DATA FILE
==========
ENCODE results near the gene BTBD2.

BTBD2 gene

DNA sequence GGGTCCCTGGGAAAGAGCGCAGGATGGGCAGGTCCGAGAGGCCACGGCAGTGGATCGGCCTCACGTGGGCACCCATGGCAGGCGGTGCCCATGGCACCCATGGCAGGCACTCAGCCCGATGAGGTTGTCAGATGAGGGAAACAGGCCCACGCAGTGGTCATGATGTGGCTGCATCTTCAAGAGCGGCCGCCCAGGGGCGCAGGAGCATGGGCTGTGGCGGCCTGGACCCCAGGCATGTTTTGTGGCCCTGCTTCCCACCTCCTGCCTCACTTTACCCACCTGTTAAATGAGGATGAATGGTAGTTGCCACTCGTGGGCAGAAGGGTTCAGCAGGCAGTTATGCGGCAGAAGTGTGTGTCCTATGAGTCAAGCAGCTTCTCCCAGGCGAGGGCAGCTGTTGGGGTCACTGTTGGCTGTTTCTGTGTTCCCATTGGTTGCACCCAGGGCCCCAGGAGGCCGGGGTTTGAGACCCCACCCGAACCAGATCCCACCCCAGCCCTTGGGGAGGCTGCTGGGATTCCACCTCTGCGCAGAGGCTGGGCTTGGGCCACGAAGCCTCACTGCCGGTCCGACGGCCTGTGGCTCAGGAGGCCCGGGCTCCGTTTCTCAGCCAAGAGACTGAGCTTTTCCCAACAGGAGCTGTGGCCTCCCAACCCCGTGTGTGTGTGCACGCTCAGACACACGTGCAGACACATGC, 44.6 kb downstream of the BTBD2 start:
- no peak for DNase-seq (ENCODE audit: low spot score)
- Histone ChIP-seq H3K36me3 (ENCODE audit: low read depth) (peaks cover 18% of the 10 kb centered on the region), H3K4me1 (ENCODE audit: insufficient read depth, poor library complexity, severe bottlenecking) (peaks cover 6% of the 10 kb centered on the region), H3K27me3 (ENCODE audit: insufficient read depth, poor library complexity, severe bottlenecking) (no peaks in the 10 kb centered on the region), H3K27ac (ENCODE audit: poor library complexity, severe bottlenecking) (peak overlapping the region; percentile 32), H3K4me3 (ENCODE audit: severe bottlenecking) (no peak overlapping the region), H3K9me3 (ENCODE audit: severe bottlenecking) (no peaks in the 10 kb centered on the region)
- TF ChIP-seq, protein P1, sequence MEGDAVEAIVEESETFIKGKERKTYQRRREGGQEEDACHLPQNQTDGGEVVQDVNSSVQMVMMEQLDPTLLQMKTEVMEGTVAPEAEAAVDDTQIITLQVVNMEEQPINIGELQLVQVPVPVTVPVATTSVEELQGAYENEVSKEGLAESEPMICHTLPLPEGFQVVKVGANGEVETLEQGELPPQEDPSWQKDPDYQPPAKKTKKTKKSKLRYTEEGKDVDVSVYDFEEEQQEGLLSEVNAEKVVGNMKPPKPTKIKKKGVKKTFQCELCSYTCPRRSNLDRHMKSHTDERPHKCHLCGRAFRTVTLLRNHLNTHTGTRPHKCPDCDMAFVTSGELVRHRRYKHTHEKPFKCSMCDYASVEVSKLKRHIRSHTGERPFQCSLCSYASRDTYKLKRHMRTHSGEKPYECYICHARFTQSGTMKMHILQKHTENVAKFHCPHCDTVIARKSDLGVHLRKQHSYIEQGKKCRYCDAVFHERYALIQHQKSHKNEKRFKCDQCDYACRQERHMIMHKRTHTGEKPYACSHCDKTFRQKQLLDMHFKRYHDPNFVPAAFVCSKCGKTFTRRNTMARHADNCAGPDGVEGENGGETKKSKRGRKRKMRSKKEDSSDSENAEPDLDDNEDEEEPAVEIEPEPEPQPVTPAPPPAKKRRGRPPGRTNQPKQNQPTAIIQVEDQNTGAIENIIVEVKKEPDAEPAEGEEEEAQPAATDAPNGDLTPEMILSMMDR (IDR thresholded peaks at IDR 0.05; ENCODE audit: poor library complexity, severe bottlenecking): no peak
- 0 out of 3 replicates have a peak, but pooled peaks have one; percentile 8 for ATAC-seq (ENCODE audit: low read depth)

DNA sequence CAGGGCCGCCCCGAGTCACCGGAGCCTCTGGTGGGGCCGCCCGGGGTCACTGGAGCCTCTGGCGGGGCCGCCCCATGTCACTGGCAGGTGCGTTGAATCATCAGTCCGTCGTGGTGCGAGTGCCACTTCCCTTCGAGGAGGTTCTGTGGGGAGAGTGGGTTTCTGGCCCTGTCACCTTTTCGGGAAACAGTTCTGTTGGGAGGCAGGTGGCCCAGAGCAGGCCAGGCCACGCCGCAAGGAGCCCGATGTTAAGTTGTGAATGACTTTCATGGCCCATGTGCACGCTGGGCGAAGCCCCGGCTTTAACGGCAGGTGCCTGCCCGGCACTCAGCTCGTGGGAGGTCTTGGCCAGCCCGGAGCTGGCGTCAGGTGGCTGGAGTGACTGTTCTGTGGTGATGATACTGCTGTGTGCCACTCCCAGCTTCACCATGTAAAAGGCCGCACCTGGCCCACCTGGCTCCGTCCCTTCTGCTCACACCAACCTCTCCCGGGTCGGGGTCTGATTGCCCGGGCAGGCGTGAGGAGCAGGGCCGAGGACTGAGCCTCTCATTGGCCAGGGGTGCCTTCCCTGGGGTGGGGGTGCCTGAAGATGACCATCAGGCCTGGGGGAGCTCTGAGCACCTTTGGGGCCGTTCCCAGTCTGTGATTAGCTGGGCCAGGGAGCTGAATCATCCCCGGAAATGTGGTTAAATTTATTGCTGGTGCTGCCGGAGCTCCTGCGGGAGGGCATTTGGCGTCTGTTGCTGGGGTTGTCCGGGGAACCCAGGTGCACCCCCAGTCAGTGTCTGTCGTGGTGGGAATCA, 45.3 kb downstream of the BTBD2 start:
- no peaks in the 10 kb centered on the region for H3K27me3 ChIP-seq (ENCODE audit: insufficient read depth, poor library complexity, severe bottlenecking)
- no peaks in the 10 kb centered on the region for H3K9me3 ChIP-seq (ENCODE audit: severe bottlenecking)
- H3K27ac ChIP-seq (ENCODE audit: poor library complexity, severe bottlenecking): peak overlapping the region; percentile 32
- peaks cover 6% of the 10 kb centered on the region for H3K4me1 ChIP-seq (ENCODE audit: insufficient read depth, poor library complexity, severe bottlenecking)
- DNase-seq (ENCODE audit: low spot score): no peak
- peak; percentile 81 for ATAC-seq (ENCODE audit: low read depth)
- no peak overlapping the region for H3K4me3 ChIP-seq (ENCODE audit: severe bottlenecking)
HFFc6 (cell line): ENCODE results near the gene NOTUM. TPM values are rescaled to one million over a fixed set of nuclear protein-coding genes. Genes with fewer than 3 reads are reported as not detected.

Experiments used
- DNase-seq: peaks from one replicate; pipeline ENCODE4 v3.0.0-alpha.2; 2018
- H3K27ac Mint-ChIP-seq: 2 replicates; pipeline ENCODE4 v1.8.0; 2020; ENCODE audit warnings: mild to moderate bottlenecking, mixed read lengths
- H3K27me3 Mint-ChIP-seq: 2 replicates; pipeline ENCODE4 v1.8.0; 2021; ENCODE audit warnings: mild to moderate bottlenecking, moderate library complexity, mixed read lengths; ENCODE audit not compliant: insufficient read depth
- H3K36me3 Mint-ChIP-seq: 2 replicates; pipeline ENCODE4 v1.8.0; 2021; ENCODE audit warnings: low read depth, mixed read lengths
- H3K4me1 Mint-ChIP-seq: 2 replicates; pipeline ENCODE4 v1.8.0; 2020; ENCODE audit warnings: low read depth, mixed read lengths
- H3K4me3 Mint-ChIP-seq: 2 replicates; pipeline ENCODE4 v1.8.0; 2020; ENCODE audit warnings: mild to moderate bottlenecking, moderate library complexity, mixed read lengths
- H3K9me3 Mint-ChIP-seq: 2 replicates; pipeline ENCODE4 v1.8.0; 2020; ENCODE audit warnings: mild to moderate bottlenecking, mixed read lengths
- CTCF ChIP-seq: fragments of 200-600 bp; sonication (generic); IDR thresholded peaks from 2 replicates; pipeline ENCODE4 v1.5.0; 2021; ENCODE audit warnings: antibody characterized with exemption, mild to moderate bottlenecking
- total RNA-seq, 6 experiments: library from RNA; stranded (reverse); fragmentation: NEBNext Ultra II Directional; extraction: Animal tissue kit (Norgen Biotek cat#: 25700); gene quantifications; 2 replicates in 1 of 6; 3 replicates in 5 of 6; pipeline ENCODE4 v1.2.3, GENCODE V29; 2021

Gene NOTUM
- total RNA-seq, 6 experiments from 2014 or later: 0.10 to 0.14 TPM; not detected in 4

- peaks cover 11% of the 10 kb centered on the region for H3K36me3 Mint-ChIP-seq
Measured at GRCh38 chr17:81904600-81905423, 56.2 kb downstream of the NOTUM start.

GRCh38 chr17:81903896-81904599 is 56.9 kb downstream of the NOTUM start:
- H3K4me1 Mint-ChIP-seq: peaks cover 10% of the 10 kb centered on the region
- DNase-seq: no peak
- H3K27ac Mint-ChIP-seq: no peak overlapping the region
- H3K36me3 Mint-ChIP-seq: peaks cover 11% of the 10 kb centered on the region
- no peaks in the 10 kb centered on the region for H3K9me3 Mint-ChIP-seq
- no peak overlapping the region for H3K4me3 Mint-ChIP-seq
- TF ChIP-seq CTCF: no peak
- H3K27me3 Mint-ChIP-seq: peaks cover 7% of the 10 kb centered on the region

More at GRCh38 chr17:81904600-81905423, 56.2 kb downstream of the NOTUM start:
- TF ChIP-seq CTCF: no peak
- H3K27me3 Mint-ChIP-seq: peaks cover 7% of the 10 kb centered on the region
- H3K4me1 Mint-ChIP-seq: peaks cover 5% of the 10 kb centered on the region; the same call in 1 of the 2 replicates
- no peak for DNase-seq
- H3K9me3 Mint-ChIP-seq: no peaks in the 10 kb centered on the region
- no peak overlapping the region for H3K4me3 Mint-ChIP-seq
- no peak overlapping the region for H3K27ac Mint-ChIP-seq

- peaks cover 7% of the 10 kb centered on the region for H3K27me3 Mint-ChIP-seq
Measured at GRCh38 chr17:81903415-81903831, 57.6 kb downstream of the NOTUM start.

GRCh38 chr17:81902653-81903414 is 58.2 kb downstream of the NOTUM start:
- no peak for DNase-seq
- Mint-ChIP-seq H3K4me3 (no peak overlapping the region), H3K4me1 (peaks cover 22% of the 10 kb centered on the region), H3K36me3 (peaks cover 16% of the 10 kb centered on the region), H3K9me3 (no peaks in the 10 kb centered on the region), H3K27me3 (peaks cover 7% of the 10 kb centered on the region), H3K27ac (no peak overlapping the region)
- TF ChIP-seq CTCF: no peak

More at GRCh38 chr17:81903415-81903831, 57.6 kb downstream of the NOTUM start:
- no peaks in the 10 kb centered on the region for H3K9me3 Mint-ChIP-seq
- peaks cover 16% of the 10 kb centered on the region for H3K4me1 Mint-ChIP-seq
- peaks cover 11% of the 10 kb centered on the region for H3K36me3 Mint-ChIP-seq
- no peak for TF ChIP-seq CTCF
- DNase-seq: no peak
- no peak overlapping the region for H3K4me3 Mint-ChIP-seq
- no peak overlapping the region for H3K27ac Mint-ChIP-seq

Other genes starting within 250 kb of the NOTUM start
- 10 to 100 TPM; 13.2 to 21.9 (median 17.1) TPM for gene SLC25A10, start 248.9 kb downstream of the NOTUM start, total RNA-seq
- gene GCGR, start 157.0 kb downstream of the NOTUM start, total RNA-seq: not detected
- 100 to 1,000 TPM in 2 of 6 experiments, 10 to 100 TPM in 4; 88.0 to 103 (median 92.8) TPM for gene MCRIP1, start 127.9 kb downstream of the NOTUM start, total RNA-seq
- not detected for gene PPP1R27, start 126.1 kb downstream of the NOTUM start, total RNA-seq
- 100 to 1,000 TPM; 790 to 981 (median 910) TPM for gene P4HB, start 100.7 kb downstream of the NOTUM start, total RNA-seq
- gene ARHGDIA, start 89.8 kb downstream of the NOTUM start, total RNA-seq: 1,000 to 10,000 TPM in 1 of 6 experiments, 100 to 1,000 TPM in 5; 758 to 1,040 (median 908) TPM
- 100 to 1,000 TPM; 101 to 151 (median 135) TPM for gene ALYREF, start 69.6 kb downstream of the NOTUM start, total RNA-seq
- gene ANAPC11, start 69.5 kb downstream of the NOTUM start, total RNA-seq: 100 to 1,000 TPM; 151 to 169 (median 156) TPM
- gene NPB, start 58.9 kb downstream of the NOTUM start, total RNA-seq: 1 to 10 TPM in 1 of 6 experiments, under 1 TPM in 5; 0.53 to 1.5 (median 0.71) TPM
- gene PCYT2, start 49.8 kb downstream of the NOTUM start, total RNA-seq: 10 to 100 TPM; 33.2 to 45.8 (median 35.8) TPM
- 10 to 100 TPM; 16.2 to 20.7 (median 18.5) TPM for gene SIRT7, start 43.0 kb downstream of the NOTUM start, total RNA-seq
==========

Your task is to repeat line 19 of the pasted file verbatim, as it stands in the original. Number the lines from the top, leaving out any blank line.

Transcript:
- H3K27ac Mint-ChIP-seq: 2 replicates; pipeline ENCODE4 v1.8.0; 2020; ENCODE audit warnings: mild to moderate bottlenecking, mixed read lengths